So, you can just digitize the NRZL, and decide later, how to translate it into a Manchester bit stream of various possible types. If the tape is recording a sequential bit stream, it's possible that the direction of the recording is alternating with the tracks, meaning that, in principle, only one head is necessary to write and read the track. After reading the first track, the head is moved to the next track, and the tape is running backward. That's to be considered for decoding.

The next step would then look for a header or preamble in the recording, in order to see, whether it's defining some type of higher-level convention. But I'm not sure, which standards have been defined back in 1963.


Due to these being telemetry recordings made on instrumentational recorders, its likely they are compliant with the IRIG standard.

See the following IRIG timecodes: https://en.wikipedia.org/wiki/IRIG_timecode

Modulation type
  1. (DCLS) Direct Current Level Shift (width coded)
  2. Sine wave carrier (amplitude modulated)
  3. Manchester modulated
Carrier frequency
  1. No carrier (DCLS)
  2. 100 Hz (10 ms resolution)
  3. 1 kHz (1 ms resolution)
  4. 10 kHz (100 Ás resolution)
  5. 100 kHz (10 Ás resolution)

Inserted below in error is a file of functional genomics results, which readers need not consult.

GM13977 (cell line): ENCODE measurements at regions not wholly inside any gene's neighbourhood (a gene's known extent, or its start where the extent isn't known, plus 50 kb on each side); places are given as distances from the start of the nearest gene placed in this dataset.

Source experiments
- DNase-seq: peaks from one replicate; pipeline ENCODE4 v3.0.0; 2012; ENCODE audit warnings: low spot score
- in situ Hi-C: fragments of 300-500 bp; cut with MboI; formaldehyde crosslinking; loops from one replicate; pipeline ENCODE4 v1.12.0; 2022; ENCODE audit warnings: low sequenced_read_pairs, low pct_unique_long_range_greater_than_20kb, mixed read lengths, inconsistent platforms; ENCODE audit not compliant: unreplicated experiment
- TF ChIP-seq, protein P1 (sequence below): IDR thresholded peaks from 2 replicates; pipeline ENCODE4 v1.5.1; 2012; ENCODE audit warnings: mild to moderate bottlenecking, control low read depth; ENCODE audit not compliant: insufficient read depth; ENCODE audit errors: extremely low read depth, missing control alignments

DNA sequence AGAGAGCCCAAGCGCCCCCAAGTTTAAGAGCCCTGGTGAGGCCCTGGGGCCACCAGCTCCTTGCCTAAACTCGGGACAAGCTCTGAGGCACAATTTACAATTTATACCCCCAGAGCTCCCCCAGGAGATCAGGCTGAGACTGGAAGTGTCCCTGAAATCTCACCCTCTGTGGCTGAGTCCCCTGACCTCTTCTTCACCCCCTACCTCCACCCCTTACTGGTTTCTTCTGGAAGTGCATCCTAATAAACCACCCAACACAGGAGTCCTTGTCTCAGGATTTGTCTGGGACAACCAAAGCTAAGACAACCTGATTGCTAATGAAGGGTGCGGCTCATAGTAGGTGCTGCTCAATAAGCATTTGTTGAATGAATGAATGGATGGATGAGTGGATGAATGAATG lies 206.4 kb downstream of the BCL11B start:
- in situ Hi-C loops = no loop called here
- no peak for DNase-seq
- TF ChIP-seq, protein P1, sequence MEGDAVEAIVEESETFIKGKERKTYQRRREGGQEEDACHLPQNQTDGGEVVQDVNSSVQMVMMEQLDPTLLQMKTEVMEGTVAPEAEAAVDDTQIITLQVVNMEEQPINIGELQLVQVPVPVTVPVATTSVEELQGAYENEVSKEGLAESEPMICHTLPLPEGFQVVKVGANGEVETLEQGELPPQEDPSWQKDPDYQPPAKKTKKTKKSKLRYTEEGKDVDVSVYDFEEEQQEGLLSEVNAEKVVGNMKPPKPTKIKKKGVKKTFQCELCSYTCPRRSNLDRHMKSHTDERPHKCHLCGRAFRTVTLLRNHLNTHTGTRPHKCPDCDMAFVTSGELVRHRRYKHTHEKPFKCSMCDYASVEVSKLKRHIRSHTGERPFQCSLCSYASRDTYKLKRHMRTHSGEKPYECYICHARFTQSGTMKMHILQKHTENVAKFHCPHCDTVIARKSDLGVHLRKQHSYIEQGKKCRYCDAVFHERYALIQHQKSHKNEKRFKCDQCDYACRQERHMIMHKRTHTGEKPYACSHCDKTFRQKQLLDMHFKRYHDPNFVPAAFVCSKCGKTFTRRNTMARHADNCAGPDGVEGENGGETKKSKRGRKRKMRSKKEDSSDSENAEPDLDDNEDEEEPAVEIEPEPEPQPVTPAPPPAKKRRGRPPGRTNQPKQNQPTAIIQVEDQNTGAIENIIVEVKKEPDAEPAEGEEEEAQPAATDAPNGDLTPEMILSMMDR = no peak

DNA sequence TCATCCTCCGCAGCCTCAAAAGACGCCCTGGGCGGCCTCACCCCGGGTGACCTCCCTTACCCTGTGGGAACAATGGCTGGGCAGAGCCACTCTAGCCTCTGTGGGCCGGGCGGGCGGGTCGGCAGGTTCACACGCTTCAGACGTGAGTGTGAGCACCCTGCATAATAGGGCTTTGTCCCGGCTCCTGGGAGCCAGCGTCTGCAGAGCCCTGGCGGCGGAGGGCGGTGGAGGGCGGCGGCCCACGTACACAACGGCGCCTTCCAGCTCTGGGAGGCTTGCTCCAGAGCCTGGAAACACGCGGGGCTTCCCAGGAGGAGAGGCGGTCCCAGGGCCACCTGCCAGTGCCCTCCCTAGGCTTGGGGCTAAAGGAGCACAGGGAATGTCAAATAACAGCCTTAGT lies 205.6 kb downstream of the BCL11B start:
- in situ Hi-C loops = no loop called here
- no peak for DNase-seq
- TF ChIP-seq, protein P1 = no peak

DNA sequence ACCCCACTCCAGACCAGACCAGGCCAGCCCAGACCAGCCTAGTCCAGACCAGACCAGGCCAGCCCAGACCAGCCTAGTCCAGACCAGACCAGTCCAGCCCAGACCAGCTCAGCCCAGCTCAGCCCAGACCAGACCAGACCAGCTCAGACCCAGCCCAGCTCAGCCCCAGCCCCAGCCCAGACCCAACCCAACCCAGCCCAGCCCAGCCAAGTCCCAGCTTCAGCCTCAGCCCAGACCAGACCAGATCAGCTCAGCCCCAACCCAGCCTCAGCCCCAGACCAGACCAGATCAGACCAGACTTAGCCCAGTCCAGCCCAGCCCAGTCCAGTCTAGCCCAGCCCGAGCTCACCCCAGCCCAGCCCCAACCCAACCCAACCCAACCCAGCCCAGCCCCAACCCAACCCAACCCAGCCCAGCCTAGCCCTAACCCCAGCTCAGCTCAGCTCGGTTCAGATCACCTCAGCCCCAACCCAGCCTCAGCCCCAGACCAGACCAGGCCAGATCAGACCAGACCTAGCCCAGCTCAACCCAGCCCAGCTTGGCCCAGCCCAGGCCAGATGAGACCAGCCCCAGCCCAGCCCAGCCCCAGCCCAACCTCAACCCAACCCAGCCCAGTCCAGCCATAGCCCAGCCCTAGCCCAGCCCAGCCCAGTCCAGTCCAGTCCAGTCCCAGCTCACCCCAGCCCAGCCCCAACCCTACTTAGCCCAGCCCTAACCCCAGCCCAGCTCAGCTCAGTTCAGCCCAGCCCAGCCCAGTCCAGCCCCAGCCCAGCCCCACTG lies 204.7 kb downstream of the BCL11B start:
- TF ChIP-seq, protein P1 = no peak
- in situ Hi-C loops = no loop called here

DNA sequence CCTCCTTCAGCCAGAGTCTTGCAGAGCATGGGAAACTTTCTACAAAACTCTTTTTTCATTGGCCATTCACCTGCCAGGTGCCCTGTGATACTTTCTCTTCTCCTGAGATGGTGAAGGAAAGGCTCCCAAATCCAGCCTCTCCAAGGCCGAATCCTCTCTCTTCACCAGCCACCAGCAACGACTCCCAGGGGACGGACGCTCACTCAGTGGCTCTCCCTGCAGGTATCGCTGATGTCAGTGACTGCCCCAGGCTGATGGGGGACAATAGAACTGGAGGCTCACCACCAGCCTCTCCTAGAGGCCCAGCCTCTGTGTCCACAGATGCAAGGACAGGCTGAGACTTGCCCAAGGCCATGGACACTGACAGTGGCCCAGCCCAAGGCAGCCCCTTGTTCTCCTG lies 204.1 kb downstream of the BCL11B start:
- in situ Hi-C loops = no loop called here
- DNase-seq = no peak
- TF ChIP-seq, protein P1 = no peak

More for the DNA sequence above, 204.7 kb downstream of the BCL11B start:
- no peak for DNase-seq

6. 1 MHz (1 Ás resolution)
The signal received on TD-A1-3 is 5Khz or 10Khz depending on the playback speed. I hope I can achieve the required recording resolution.


Some useful links:
http://irig.org/

http://www.irig106.org/
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apollo16uvc
post Jul 30 2019, 08:17 PM
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Finally acquired some 7-track IRIG tape recorder heads, from an Ampex FR-600 no less! two 4-track 1/2 inch heads setup for interlaced 7-track. The 7-track IRIG standard allows for a single 7-track head, or two heads for interlaced 7-track.

Unfortunately not much luck with the Otari MX5050 III. Peter tried an other reel that he knows has audio recorded on it, and the Otari's VU meters do move. But there is still no audio coming out...
Attached Image